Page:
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This excerpt is copyright 2007, 2021 by James Shore and Shane Warden. Although you are welcome to share this link, do not distribute or republish the content without James Shore’s express written permission.
Optimizing fluency is fairly rare, but it’s not because the Optimizing zone represents a big change in Agile practices. On the contrary: Optimizing is mostly an application of the practices found throughout the rest of this book. Optimizing fluency isn’t rare because it’s hard; it’s rare because it requires a level of team autonomy most organizations aren’t ready to support.
Optimizing requires a level of team autonomy most organizations aren’t ready to support.
Everybody knows Agile teams are supposed to be autonomous, but organizations with Optimizing teams really mean it. For them, autonomy is more than just enabling teams to work independently. They give their teams full responsibility for their finances and product plans, too.
- Whole Team
Of course, for your team to own its financial and product decisions, the team needs to have the ability to make good decisions. A whole team consisting of both business and development expertise has always been the goal, but many organizations short-change the business side of their teams. They assign a product manager who can participate only a few hours a week, or assign product “owners” who have no real decision-making authority. Some teams get the worst of both worlds: product owners who are spread too thin and have no decision-making authority.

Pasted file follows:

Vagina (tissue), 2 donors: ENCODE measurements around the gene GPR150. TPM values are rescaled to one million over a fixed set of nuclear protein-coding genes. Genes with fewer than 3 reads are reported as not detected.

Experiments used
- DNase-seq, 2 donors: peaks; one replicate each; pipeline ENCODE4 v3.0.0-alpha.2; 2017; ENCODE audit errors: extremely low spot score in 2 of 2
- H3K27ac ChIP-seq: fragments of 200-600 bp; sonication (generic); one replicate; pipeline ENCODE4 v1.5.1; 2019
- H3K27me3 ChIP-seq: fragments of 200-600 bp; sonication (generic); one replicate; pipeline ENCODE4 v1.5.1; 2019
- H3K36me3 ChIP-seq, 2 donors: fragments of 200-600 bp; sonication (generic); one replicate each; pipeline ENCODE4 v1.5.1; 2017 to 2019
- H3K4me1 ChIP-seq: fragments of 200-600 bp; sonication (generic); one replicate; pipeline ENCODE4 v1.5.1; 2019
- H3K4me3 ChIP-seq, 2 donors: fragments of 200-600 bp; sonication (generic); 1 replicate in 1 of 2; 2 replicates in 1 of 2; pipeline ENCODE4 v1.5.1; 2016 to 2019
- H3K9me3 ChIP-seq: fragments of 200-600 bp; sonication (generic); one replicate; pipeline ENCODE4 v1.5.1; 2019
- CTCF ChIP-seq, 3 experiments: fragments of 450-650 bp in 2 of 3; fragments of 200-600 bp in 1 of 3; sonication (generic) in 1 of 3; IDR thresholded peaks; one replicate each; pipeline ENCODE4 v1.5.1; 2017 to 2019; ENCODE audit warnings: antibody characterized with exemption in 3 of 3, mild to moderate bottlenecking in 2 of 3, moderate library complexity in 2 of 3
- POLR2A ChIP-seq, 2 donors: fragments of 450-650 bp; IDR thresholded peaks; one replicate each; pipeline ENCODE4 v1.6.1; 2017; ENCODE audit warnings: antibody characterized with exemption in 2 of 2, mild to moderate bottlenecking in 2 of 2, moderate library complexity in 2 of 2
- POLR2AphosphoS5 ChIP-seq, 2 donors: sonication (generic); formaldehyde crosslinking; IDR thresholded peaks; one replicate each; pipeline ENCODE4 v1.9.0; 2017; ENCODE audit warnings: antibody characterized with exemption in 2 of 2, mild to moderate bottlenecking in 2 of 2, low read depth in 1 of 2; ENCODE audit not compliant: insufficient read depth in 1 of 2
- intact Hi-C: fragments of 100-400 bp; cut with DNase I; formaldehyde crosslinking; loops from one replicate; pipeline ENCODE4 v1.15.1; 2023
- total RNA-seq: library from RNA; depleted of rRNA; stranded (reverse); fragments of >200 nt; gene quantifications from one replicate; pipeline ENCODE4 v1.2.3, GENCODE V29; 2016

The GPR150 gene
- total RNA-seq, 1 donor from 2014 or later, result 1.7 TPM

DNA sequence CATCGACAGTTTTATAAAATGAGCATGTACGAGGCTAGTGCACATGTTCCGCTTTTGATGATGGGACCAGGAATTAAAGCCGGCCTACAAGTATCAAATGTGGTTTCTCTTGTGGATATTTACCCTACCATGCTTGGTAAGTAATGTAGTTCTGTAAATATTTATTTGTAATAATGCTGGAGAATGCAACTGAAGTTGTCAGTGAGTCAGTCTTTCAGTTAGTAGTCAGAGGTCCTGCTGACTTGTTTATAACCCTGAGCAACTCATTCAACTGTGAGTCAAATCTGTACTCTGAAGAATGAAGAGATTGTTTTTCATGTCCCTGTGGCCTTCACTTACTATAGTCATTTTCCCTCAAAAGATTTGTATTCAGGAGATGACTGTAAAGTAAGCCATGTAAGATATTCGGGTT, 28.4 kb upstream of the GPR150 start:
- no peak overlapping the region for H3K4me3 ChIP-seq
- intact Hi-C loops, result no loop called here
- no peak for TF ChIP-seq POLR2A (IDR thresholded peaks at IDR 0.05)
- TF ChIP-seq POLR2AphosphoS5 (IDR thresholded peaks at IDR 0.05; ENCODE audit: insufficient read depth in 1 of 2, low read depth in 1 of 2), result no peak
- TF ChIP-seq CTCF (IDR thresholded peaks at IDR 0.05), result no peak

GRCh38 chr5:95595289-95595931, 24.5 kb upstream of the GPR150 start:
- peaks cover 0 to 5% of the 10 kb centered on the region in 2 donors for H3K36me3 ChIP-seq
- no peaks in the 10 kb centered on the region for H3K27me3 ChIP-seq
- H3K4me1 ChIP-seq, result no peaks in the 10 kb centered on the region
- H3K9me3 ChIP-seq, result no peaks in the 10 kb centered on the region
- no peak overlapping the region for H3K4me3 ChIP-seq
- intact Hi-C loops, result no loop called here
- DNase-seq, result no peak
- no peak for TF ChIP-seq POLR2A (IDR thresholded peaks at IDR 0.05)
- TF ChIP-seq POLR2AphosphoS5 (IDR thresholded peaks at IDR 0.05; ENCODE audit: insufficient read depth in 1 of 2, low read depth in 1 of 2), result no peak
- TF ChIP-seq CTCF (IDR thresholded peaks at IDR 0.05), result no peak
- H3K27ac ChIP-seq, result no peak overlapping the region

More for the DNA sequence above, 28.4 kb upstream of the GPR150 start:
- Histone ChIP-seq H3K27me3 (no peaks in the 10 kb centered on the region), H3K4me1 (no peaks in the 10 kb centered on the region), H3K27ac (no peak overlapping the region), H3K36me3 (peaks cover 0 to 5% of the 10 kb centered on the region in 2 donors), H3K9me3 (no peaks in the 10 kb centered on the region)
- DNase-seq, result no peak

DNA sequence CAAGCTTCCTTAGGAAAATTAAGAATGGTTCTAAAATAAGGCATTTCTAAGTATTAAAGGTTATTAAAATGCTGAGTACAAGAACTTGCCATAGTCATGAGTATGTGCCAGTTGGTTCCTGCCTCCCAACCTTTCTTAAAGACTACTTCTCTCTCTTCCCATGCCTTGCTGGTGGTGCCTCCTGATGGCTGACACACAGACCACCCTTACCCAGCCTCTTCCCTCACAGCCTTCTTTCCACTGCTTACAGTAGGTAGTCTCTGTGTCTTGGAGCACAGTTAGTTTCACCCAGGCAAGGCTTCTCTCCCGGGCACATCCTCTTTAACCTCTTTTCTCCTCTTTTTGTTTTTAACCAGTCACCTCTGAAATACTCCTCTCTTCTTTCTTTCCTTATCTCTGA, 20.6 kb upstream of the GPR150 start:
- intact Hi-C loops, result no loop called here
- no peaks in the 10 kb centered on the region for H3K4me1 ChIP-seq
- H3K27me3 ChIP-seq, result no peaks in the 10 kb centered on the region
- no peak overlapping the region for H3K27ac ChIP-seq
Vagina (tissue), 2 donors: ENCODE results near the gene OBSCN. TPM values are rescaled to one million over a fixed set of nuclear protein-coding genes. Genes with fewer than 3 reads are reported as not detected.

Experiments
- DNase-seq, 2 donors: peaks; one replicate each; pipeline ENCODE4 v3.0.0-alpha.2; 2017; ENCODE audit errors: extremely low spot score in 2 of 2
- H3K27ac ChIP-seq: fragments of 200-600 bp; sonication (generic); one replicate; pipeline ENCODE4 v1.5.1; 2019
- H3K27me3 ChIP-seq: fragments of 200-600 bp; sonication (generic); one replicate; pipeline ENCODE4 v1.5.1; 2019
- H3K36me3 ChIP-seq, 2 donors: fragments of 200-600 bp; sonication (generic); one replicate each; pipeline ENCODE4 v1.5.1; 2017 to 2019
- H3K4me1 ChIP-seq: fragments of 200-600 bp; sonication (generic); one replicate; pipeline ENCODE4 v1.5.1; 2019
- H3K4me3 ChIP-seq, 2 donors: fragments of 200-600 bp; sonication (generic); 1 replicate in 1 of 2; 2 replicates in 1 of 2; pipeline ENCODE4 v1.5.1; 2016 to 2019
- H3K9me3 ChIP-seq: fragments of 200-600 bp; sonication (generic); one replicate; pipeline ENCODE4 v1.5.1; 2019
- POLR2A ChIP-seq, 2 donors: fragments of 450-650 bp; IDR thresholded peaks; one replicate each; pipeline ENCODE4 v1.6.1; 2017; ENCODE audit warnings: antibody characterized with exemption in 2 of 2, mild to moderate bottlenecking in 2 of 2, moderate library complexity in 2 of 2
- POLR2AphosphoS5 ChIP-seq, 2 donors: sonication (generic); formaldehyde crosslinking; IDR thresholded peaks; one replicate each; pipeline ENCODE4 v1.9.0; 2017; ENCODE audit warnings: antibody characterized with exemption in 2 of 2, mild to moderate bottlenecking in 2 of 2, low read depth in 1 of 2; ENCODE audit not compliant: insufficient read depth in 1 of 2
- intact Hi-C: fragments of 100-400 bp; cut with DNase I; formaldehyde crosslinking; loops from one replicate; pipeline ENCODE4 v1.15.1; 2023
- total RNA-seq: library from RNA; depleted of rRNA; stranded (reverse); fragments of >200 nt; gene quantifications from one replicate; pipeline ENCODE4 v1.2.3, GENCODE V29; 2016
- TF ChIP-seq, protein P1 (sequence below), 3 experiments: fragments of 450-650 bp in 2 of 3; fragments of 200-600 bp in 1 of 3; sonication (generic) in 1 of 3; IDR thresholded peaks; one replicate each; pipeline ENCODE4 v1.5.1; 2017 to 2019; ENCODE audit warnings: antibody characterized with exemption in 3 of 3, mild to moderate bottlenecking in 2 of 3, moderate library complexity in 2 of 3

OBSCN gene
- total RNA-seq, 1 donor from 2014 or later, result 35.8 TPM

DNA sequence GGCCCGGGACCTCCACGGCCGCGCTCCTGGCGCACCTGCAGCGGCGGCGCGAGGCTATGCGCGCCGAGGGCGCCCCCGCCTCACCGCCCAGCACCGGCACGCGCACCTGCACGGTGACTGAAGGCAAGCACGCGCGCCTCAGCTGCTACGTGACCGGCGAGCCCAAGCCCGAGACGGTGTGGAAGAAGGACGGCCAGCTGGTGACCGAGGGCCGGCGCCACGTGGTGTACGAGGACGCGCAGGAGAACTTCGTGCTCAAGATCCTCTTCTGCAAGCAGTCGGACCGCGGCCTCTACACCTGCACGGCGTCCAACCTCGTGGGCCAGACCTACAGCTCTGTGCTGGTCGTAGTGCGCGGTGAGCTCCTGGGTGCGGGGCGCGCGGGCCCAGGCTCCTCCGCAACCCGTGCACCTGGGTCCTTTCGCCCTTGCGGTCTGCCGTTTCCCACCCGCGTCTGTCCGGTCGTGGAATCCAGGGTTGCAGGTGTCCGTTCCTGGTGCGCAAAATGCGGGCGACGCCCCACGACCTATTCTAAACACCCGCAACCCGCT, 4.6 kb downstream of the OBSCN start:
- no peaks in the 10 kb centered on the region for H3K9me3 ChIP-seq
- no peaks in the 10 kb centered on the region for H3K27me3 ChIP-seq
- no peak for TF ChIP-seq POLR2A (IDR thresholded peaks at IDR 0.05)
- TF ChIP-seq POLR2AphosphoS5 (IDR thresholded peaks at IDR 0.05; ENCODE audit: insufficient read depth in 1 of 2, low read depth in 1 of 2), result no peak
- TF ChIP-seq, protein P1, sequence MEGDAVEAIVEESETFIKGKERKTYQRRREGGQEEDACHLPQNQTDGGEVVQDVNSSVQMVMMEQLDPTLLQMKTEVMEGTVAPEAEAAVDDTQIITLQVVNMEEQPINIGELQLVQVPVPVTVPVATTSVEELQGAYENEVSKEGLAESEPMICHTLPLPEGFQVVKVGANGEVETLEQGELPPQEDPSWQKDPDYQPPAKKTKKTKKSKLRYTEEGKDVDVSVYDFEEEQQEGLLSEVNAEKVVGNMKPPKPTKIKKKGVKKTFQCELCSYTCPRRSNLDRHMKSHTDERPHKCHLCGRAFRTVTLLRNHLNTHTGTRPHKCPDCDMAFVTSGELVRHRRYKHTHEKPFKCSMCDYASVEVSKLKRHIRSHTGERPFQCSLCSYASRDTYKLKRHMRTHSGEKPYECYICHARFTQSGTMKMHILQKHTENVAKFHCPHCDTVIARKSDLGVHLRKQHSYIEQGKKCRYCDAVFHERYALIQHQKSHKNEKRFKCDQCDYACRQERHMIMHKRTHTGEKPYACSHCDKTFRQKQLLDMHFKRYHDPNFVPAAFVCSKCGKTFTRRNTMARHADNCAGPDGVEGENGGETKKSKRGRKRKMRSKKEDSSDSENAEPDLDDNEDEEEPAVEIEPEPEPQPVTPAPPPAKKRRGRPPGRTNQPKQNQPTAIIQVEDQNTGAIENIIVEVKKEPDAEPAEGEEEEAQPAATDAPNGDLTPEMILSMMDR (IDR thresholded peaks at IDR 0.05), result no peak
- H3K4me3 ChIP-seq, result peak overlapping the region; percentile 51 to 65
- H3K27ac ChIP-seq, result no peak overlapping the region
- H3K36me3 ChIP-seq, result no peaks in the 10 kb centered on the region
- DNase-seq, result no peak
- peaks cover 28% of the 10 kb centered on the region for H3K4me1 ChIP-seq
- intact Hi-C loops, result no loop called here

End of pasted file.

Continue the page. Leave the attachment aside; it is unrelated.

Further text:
Optimizing teams have real business authority and expertise. It’s not siloed behind a single person, either. Everybody on the team takes an interest in producing value. Some more than others, of course, but there’s no jealous hoarding of responsibility. You’ll get the best results when your entire team sees its job as learning how to better serve customers, users, and stakeholders.
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In this Section
- Business Expertise
- Business Decisions
- Accountability and Oversight
- Experiments and Further Reading